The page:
GREENFIELD — Inch by inch, the two-story office building atop a set of integrated, remote-controlled dollies rolled off its lot and toward its new home.
Over the next several hours late Thursday, June 24, and into early Friday, the brick-wrapped former F.C. Tucker building made its way from 1726 N. State St. a short distance away to 1615 Fields Boulevard.
(You can watch a video of the building’s journey here.)
Dozens of workers with companies and the city coordinated to transport the structure, allowing an Indianapolis businessman to preserve it for future use as it makes way for a car wash at its former site. The 24-year-old property, weighing approximately 400 tons and spanning about 70 by 68 feet, drew a crowd of marveling spectators watching from a safe distance on its slow and steady journey down a deserted State Street and West McClarnon Drive.
Building owner Dan Van Treese hired Wolfe House & Building Movers to lead the move. By around 9 p.m. Thursday, the building had begun edging forward toward a series of steel plates leading onto State Street. Several Wolfe workers oversaw the transport, including one steering the structure with a handheld remote control.
Throughout the trip, the building paused as workers took down power lines, traffic lights and other obstacles that they then restored after the building had passed.
After a far enough path had been cleared, the building turned onto State Street by 11 p.m. and moved south about 700 feet at a good pace to McClarnon Drive, where it waited for traffic lights to come down before slowly but surely turning west.
After another pause for more power lines, the building turned north just before Fields Boulevard and onto its new lot at about 1:30 a.m. near its new foundation.
Van Treese said he was relieved after the building had successfully traversed the streets.
“I would like to have had it over the footers tonight, but everybody’s wore out,” he said at about 2:30 a.m. Friday. “It’s tough to do this at night — makes it twice as hard, I believe.”
By morning, the building was in place and level in its foundation footprint, a rectangular gouge in the earth a few feet deep.
Van Treese said the dollies and other equipment will come out next week before block starts getting laid to build up the foundation to the building.
“I can’t wait to go inside later,” he said.
Everything came together nicely throughout the transport, Van Treese also said.
“It really worked out well,” he said. “The power guys did a great job. It was a pretty smooth move.”
As he watched the move unfold, he thought about how it was a culmination of efforts that began in December, when he first learned of the building and got the idea to move it.
“I’m a dreamer,” he said. “Everything has to start with a dream, an idea, and then you have to make it happen. And luckily with the team of people that I was able to put together, it happened.”
Andrew Heck, a vice president with Wolfe House & Building Movers, told the Daily Reporter Thursday afternoon how the transportation process works. He said the driver, equipped with a remote control, would stand about 30 feet away from the building to maintain a good visual while coworkers walking along with it would watch from various angles and report any important information to the driver.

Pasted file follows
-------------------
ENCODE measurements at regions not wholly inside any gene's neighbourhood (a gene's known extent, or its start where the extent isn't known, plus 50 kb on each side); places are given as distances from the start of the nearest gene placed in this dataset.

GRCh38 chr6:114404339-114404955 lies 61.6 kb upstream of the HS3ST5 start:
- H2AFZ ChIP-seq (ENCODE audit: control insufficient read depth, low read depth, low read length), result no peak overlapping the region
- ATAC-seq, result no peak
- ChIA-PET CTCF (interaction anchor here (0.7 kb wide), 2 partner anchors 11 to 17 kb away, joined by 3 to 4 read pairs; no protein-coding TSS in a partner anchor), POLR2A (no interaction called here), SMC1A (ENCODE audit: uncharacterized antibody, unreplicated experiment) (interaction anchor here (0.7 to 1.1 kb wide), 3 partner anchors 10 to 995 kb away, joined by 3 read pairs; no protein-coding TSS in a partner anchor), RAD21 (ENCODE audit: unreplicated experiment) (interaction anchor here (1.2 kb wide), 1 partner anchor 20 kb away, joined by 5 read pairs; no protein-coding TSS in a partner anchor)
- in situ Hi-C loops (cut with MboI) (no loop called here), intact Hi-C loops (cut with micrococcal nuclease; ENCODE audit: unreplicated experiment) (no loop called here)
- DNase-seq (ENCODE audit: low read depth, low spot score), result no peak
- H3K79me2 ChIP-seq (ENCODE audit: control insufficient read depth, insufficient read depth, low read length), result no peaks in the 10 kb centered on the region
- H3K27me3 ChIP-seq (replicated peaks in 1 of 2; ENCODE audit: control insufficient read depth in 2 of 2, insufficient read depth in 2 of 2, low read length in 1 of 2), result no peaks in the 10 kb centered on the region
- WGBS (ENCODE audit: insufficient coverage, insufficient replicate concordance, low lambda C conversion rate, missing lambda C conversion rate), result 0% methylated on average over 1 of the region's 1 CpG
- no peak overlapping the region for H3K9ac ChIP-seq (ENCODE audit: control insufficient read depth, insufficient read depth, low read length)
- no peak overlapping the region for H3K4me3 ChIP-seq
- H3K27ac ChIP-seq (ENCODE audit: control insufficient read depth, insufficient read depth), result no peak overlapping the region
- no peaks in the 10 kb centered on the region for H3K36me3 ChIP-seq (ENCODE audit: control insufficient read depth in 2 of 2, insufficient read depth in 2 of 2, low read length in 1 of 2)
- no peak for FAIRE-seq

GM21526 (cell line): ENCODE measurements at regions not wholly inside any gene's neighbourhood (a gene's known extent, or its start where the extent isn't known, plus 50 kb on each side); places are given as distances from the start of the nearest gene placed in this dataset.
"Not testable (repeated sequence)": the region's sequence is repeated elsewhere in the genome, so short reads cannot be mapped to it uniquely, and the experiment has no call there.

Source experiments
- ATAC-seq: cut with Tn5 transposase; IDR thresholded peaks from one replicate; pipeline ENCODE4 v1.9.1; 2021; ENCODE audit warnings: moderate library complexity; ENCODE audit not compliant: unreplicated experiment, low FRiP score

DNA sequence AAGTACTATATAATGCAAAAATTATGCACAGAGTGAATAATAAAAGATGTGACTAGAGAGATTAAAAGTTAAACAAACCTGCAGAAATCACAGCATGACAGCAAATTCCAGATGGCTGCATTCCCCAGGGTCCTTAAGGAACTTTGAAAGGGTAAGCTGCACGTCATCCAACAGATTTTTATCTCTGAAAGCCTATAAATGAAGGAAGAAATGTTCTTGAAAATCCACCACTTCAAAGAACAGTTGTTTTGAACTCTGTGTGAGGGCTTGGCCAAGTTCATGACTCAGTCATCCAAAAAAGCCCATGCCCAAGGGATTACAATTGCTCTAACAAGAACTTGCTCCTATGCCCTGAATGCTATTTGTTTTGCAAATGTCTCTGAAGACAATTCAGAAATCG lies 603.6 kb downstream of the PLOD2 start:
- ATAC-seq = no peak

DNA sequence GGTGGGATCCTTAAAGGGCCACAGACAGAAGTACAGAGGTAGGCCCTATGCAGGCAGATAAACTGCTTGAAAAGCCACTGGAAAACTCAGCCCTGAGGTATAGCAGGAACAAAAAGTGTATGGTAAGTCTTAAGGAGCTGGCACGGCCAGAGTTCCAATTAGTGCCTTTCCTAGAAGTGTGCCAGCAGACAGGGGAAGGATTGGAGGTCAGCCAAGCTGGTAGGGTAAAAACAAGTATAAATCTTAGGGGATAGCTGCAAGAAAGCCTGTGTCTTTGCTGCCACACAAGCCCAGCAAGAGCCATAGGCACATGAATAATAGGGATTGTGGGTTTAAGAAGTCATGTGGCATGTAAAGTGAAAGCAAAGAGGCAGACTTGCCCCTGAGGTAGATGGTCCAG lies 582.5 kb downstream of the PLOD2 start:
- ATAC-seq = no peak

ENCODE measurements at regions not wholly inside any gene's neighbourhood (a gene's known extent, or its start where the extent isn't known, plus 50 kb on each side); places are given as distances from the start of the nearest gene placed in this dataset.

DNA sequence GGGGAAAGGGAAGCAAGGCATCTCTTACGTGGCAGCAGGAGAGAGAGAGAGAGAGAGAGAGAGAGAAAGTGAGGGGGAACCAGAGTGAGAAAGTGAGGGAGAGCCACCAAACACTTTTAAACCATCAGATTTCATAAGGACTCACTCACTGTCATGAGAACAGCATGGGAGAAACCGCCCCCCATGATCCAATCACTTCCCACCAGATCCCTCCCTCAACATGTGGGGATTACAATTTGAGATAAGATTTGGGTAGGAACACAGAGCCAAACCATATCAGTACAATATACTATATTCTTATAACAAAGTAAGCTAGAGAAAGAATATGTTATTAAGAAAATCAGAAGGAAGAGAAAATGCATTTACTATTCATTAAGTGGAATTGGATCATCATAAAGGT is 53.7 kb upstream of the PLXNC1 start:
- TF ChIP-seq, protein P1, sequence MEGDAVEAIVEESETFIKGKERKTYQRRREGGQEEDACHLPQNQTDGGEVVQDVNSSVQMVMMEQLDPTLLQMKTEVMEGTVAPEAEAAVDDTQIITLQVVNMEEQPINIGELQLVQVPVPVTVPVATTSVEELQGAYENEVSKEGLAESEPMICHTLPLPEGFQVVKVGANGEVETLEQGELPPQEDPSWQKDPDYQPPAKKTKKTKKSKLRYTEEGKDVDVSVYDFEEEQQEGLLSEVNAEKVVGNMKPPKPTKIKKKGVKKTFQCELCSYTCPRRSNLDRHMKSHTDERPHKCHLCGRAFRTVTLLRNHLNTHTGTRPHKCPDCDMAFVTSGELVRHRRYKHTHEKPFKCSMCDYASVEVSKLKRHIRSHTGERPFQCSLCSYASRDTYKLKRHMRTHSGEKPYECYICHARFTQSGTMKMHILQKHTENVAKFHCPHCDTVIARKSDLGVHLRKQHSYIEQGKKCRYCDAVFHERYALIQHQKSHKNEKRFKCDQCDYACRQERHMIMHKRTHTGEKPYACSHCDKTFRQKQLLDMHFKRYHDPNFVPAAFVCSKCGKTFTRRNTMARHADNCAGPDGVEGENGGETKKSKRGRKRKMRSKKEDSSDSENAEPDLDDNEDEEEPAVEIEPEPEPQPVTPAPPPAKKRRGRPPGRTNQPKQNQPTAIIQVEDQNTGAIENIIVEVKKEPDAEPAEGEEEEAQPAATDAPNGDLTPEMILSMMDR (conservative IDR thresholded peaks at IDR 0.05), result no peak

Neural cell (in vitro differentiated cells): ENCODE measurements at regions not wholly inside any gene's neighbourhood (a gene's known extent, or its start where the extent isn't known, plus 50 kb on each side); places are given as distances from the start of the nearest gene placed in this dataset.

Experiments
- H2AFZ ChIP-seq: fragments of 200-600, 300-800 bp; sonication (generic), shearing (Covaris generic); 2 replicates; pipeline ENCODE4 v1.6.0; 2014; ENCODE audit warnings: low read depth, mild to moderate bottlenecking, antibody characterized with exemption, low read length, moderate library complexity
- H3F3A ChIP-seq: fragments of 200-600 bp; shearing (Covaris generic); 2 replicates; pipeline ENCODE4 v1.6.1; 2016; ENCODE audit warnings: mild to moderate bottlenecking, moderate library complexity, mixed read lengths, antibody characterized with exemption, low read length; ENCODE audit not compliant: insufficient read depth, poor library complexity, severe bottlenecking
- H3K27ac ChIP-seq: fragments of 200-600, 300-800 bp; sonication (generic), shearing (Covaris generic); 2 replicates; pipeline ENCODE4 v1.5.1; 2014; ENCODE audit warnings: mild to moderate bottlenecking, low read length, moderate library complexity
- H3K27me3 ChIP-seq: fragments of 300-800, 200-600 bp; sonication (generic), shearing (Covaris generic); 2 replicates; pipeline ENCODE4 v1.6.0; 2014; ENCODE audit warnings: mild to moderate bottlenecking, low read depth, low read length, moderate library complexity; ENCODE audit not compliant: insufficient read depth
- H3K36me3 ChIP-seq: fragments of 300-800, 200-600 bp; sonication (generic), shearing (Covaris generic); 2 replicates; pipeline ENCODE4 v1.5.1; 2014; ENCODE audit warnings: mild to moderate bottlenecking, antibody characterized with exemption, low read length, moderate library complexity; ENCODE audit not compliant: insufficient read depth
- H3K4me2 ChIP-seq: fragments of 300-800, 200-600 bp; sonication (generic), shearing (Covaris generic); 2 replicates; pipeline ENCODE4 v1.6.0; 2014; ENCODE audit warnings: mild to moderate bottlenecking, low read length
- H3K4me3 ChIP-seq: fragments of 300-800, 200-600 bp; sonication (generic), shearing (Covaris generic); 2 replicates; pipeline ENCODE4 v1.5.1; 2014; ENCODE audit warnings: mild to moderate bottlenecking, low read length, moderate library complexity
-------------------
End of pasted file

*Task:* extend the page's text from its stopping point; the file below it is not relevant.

“Really it’s not that bad of a route,” Heck said, adding most of the move’s time would consist of clearing obstacles and making turns. “We don’t move very fast, it’s pretty slow, but it’s not very far, either.”
He estimated travel speeds would be about 2 mph on straight shots.
“We like precision, not speed,” he added.
He supposed the building’s size falls somewhere in the middle of the kinds of properties the company moves. Wolfe does a lot of structures smaller than Van Treese’s, he said, but has also done some six to eight times larger.
Heck has been in the building moving business for 16 years.
“It’s just a job for me,” he said with a chuckle. “I know it’s exciting and fun for everybody else.”
Those who felt that way gathered in the nearby Burger King and Big Lots parking lots to witness the start of the building’s journey, many of them capturing the spectacle on their smartphones.
While some called it a night after watching the building’s initial entry onto State Street, others continued following it at safe distances.
Hunter Hood was among the onlookers amazed by the sight.
“I just think it’s crazy — they’re going to move a whole building through town,” he said.
Jack Irwin and his wife, Vi, brought lawn chairs to catch the display.
“You don’t see it every day, for sure,” he said.
Roy Wilson’s F.C. Tucker agency moved out of the building and finished moving into its new location at 928 N. State St. last month. One of the spectators Thursday night, Rita Fish, a Realtor with the agency, had worked in the building since it was built in 1997.
“That was my office — upper left corner,” she said, pointing as she watched the building roll on.
She applauded Van Treese’s efforts.
“It’s wonderful that a building like this can be saved instead of torn down,” she said. “It’s awesome for everybody to see, too.”
Several officers with the Greenfield Police Department blocked traffic in the area and oversaw spectator safety, including Capt. Chuck McMichael.
“This is as smooth as I could ever dream,” McMichael said at around midnight, when the building was on the final leg of its journey. “I expected a few hiccups. These guys are definitely good at what they do.”
Once the building is ready to go at its new location, Van Treese plans to seek a tenant or tenants for the property. He also plans to pursue adding another building of about 30,000 square feet available for small businesses to rent office and warehousing space. The development will be called the Fields Business District.
Katherine Rayner, marketing supervisor for Crew Carwash, said the company hopes to start construction at 1726 N. State St. in the next few weeks and open in December, weather permitting.